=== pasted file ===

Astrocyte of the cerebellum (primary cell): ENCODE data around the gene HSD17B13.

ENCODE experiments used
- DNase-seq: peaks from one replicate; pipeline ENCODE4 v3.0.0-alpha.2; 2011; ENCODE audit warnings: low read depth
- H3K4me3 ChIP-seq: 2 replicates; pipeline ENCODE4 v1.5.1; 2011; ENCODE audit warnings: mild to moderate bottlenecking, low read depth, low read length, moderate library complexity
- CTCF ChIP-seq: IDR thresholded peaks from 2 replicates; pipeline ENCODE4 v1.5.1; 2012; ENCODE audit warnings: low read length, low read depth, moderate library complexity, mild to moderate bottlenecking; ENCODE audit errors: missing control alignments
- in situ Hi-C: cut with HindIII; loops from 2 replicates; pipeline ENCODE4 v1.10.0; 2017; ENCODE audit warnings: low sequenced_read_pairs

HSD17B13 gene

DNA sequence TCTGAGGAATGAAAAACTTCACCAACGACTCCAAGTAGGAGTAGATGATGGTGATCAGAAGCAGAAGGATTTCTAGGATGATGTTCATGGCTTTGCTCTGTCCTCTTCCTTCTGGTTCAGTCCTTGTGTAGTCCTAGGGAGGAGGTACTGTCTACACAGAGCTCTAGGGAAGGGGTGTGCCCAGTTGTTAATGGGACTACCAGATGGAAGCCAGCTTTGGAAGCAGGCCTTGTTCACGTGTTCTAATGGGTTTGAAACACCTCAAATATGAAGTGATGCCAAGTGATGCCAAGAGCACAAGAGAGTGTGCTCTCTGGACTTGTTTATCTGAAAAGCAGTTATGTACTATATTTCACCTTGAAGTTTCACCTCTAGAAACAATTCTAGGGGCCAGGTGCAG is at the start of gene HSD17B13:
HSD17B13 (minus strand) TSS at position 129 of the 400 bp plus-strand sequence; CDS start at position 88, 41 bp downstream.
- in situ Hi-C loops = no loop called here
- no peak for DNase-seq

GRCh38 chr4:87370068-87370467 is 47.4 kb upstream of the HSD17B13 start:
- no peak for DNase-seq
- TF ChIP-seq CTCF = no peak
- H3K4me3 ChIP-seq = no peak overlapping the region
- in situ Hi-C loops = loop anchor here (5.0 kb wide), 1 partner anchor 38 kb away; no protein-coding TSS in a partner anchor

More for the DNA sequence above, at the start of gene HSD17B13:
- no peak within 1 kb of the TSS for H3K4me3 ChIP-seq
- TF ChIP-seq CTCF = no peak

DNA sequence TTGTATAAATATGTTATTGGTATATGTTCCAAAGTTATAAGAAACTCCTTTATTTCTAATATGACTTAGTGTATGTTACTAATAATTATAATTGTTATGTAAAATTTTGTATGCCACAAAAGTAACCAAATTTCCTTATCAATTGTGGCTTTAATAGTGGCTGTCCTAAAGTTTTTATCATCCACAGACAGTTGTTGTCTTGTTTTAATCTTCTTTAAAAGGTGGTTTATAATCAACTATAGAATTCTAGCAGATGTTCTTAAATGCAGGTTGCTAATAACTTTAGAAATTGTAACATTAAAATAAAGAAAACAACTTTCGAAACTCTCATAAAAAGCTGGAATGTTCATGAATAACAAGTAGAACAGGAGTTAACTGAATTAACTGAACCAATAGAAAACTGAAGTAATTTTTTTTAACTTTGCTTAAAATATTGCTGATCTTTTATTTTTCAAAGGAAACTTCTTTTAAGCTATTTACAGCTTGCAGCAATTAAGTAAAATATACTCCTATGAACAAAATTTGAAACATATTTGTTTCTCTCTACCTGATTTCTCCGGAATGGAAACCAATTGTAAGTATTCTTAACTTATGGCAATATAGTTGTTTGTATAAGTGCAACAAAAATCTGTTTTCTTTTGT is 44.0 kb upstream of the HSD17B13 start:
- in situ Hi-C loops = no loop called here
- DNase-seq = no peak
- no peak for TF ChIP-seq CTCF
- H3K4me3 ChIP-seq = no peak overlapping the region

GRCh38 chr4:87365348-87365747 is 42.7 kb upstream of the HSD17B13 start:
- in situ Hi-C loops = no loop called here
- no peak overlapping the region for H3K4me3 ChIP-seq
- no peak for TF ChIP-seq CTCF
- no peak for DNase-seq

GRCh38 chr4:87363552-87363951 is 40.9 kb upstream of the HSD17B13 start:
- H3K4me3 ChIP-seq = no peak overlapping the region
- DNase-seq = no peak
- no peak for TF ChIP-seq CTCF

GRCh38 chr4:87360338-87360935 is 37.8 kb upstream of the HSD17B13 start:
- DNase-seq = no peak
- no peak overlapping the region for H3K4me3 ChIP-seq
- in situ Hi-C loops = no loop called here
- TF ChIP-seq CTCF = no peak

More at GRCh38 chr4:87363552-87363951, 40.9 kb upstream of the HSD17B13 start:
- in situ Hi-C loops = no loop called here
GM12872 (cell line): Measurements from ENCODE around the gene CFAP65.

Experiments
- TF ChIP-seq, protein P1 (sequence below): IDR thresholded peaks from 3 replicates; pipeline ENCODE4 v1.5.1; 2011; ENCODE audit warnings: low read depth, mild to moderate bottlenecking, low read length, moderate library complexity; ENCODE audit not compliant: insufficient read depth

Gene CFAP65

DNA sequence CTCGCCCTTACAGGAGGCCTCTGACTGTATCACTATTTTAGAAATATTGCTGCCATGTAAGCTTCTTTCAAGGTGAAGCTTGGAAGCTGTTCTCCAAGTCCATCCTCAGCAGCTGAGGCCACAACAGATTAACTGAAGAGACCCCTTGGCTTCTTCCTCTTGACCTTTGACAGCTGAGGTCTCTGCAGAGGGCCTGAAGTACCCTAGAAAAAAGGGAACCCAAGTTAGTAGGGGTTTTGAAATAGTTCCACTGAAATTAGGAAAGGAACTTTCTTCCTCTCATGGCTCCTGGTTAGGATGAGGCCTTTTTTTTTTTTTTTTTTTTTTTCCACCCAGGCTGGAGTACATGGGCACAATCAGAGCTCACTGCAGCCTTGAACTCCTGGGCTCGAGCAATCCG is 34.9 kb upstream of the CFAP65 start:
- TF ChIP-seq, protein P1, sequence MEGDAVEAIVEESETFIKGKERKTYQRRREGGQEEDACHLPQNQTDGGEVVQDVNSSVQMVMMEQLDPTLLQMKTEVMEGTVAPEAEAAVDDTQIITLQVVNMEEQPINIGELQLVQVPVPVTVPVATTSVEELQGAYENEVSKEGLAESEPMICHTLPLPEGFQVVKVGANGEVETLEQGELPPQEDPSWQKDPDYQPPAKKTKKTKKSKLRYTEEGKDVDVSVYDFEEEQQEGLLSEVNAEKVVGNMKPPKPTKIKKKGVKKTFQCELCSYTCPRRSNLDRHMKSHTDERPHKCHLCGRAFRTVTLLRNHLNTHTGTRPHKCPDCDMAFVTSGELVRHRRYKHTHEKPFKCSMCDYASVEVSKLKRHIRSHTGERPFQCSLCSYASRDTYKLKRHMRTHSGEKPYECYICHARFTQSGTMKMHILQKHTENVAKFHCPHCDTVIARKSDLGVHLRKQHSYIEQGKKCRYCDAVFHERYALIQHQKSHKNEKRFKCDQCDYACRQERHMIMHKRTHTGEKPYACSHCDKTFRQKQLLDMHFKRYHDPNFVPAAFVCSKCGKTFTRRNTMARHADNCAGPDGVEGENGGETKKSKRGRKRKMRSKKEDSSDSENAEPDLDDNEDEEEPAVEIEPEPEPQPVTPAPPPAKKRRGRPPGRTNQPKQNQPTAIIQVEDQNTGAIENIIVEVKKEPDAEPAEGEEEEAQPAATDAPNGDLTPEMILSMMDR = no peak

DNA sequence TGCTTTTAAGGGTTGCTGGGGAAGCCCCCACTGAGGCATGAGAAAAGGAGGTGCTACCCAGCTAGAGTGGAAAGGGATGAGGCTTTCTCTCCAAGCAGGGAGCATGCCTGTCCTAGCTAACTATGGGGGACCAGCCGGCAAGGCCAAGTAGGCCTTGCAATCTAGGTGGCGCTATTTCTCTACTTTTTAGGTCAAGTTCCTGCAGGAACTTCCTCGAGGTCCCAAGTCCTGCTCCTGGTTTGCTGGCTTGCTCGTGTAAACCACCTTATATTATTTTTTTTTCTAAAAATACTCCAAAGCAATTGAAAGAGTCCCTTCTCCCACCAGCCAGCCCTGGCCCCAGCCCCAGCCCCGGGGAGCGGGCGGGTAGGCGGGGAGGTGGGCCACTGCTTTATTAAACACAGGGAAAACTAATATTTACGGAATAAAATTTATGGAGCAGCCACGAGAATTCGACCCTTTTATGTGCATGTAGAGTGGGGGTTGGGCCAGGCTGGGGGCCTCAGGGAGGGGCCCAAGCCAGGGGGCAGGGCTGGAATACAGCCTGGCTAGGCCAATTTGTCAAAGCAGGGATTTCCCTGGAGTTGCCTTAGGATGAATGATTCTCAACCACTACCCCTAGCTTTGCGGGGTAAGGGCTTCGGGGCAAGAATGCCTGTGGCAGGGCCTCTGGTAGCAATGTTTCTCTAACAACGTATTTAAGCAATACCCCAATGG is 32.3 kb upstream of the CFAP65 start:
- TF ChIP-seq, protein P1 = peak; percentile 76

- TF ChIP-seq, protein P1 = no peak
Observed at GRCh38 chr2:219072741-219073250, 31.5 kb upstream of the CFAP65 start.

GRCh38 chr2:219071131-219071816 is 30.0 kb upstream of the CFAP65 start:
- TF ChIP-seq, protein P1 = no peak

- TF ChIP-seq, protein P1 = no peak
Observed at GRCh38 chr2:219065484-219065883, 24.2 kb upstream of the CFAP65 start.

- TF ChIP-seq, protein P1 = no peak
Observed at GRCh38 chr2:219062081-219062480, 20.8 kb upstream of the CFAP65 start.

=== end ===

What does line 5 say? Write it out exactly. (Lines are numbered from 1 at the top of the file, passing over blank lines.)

- CTCF ChIP-seq: IDR thresholded peaks from 2 replicates; pipeline ENCODE4 v1.5.1; 2012; ENCODE audit warnings: low read length, low read depth, moderate library complexity, mild to moderate bottlenecking; ENCODE audit errors: missing control alignments